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Tyranny of majority

By Syed Kamran Hashmi

Whenever people bring up the loopholes in (or the misuse of) the blasphemy law as a part of a larger discussion about the freedom of speech, they hear two arguments against it. First, the orthodox Muslims proclaim freedom of speech is not a basic human right. It is a privilege hinged upon national security which trumps every freedom, every law and it may even override the constitution.

 

You may also have heard the argument that the Constitution exists in paper alone. It can only be enforced if the country stays intact: no country, no constitution. Second, even if some countries permit freedom of speech, it is not absolute. Based on the political and religious history, every state puts some limits on it and crossing those limits are deemed illegal. Pakistan is no different. If blasphemy is punishable in Pakistan then in sixteen different countries the denial of holocaust is also punishable. So why do we criticize Pakistan and why don’t we include all of them in our reproof?

Through this piece, I want to bring up a fundamental difference between the laws of Western countries who limit such discussions with what is happening in Pakistan to its religious minorities while also explaining the level of anti-Semitism that had engulfed Europe through the millennia. Once that background is provided, I reckon, it will help us understand why those measures were taken in the first place; and also clarify some of the misconceptions spread among us about the idea of freedom of speech.

Let us look at Spain in 694, to refresh our memories. After the seventeenth Council of Toledo, King Egica-consumed by the idea that Jews are plotting against him- declared that all Jews should be enslaved to their Christian Masters. Their properties were to be confiscated, their children under the age of seven removed from their parents and brought up as Christians. Centuries later, in 1182 King Philip II of France seized all Jewish properties and forgave all the debts owed to Jews if 20 percent fees were paid to him, as Thomas Cahill describes in his book Heretics and Heroes. In1290 again, King Edward I of England expelled all Jews from his kingdom.

Fifty years down the road, when people started dying of plague in Europe, angry mobs burnt hundreds of villages occupied by Jews, sometimes killing whole populations blaming them for the Black Death. Similarly, who does not remember the Spanish inquisition of the late fifteenth century? Thousands of Jews were either expelled after the Alhambra Decree was issued in 1492 or were forcefully converted to Christianity. However, worst still awaited them when six million Jews would lose their lives in the middle of the twentieth century Europe.

I have deliberately picked examples from different parts of Europe at different times to explain how old and how deep anti-Semitism ran in the continent.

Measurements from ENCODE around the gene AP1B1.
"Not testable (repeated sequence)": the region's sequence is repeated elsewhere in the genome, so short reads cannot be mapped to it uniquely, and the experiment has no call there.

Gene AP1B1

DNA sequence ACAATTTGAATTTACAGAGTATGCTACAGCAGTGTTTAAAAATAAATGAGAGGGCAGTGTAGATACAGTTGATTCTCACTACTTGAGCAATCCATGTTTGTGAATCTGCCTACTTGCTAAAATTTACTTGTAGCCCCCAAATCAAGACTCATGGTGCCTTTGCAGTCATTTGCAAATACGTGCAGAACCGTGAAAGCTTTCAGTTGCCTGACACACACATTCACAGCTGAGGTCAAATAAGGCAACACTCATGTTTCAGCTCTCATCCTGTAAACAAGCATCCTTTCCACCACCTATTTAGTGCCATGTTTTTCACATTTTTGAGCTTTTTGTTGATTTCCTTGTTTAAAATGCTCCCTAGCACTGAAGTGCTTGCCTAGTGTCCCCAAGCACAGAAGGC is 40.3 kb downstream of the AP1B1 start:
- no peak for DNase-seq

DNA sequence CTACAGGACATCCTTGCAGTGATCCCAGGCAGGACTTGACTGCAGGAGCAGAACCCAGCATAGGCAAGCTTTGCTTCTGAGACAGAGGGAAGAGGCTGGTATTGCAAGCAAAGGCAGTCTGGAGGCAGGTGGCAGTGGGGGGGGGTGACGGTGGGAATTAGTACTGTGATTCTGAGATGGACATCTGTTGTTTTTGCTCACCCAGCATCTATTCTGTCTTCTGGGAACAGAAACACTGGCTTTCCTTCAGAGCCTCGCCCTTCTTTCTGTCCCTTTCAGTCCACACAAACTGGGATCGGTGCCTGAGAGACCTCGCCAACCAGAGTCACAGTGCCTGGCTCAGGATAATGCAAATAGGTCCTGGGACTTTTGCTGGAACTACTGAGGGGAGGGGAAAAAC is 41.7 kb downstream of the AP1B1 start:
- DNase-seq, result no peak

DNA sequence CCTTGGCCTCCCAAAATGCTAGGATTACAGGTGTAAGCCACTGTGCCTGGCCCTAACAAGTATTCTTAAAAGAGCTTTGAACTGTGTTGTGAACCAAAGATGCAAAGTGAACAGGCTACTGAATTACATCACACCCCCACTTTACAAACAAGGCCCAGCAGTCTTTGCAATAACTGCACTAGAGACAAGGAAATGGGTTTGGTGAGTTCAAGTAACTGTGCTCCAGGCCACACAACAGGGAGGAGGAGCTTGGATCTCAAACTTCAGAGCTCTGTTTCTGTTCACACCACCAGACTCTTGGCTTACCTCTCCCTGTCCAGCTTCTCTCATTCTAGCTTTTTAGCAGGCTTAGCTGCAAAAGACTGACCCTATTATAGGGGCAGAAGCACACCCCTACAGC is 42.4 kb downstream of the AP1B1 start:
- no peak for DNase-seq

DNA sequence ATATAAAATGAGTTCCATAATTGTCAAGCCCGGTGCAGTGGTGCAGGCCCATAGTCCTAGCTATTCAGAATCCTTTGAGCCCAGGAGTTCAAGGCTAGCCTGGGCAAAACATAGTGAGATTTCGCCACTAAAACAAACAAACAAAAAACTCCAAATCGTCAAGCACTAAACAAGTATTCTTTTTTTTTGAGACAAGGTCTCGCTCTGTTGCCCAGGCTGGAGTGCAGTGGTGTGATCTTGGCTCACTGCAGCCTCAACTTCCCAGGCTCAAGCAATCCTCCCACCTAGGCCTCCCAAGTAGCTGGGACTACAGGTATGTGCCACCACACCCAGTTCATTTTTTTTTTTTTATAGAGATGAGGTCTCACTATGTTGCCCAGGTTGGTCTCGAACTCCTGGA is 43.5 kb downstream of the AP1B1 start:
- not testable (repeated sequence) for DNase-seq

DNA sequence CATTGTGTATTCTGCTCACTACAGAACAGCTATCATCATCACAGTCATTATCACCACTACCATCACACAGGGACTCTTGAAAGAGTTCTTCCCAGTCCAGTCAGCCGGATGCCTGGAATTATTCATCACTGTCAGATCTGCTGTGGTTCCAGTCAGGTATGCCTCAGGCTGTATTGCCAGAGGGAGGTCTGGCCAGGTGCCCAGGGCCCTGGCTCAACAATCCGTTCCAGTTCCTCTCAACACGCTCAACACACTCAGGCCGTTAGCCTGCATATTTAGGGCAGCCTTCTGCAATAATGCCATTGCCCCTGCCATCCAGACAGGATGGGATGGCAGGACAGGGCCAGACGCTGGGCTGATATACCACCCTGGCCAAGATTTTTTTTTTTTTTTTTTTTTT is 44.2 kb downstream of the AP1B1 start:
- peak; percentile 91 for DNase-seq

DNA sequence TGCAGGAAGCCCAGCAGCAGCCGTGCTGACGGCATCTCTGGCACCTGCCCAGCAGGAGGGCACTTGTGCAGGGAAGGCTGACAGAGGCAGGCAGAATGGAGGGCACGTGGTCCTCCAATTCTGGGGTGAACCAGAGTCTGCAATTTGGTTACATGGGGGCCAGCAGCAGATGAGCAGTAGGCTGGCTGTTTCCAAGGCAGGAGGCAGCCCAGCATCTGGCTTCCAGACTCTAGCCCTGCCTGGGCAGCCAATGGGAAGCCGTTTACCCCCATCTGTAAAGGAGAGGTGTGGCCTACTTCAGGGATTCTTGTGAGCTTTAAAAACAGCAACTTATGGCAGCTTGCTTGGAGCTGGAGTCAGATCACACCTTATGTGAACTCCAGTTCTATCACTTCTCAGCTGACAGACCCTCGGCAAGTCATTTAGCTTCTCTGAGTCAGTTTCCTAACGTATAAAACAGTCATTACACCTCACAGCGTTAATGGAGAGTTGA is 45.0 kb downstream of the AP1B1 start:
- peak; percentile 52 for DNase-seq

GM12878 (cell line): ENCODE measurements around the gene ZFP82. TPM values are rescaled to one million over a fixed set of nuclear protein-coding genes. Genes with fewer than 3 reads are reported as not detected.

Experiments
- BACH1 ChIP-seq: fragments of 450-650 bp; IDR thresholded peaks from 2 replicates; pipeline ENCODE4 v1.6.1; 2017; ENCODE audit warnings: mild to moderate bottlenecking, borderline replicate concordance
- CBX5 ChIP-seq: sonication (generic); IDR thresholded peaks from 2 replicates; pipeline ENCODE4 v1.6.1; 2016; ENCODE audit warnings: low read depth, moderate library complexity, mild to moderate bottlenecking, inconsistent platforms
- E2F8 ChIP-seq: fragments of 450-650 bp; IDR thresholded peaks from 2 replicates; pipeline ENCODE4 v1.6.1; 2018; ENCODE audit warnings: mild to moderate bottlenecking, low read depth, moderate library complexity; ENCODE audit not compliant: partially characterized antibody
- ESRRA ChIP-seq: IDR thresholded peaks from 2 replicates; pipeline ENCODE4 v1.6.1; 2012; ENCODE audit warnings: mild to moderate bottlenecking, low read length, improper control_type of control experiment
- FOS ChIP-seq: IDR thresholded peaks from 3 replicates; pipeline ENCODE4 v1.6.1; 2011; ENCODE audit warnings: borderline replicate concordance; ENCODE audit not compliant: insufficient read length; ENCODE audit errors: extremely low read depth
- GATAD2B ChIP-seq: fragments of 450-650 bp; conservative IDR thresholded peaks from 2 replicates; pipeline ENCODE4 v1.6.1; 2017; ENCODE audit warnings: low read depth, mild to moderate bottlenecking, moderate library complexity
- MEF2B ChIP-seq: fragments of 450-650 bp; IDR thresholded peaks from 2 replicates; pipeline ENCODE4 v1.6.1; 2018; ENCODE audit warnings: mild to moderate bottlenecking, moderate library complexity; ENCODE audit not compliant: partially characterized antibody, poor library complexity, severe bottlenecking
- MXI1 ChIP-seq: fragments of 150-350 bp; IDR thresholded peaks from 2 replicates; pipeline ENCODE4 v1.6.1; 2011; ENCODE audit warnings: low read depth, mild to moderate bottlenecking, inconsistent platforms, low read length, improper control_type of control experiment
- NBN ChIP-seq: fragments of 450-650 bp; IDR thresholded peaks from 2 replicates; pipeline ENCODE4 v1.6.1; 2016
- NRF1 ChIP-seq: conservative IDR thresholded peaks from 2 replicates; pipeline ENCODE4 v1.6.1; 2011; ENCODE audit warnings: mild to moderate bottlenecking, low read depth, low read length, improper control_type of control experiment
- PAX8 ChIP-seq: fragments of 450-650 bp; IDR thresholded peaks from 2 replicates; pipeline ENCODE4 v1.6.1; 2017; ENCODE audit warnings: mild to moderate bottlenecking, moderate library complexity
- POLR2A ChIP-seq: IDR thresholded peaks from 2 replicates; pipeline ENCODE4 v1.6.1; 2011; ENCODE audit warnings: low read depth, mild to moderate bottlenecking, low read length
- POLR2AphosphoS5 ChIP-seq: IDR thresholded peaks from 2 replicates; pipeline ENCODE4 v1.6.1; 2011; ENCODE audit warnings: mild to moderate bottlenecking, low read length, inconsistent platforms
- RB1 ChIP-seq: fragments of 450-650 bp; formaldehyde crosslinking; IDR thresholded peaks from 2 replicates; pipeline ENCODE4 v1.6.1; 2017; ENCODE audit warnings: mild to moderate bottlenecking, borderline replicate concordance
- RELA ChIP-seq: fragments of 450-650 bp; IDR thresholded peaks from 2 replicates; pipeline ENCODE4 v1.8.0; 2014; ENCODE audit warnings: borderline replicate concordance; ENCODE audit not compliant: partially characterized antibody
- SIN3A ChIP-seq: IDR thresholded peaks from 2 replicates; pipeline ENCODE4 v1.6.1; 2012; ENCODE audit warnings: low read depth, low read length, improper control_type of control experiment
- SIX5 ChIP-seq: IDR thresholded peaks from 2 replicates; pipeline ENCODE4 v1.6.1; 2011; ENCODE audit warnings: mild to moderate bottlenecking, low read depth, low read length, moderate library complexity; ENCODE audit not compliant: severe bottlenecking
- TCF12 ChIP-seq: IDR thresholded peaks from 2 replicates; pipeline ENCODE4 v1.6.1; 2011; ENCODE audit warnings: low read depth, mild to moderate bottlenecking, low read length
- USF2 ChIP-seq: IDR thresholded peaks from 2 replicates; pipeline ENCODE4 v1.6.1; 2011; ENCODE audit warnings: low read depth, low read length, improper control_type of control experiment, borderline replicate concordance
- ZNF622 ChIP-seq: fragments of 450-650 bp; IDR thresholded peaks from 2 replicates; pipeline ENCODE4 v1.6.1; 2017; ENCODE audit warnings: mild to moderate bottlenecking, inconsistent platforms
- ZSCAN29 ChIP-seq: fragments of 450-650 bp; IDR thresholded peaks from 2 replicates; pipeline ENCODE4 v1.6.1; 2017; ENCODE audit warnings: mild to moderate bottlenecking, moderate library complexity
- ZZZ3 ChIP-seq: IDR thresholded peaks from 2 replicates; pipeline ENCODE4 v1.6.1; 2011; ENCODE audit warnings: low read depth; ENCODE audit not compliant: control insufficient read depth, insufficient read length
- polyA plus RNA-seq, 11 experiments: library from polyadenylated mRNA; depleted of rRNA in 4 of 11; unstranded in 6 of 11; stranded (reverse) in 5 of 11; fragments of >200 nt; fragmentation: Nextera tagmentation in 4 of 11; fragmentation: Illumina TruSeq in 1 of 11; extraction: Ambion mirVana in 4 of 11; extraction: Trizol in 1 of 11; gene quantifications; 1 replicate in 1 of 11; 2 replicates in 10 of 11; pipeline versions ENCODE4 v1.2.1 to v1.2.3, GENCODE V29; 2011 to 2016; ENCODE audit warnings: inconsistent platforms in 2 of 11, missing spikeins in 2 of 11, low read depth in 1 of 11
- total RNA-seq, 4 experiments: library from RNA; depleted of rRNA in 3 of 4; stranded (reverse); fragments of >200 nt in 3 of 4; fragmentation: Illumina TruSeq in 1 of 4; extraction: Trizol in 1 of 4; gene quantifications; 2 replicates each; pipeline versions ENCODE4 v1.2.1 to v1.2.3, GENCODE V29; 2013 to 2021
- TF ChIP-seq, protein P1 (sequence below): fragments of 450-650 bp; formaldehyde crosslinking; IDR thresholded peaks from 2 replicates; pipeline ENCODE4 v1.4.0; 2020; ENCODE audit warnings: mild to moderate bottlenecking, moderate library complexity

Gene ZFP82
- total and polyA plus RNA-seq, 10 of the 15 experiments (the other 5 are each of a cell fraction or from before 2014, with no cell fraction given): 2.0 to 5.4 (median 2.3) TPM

Now if Germany after the WWII wants to block a discussion against holocaust, it makes sense as it is banning a majority to threaten a persecuted minority which had undergone a genocide, not the other way round which is happening in Pakistan; a country where the 98 percent majority believes its religion is endangered by a 2 percent relatively poor and powerless minority. A country where Sunnis believe a sane Christian would blaspheme against the Prophet Muhammad knowing very well how he/she and his/her whole family will be torched to death afterwards.

In other words, the right of the freedom of speech is curtailed to protect the people who would otherwise lose the right to live by an insecure and biased majority, like Asia Bibi, who would be put to death if she did not leave Pakistan irrespective of the court’s decision.

Following the same footsteps, Pakistan should also have restricted derogatory remarks by the Sunnis towards Hindus, Christians, Qadianis and even Shias. The ground reality is just the opposite though: Sunnis are allowed to scream from the top of their lungs against any faith while minorities are stifled, instructed to behave in a particular way or be ‘sensitive’ about the emotions of the people around them. In fact, degrading other religions especially Qadianis is considered a virtue since it proves loyalty with the majority. Worse even, people who oppose such activities are either considered immoral, insincere or just plain and simple traitors. I will not be surprised if the ‘traitors’ are labelled as blasphemers one day granting the mob a license to kill with immunity as it was recently extended by the government.

This behaviour stands in contrast with the essence of democracy which is to build a system where majority protects the right of minorities thereby creating a just society, not a system where majority rolls over anyone who falls short in numbers. If that starts happening in a nation, it is not called democracy, it is then called tyranny of majority.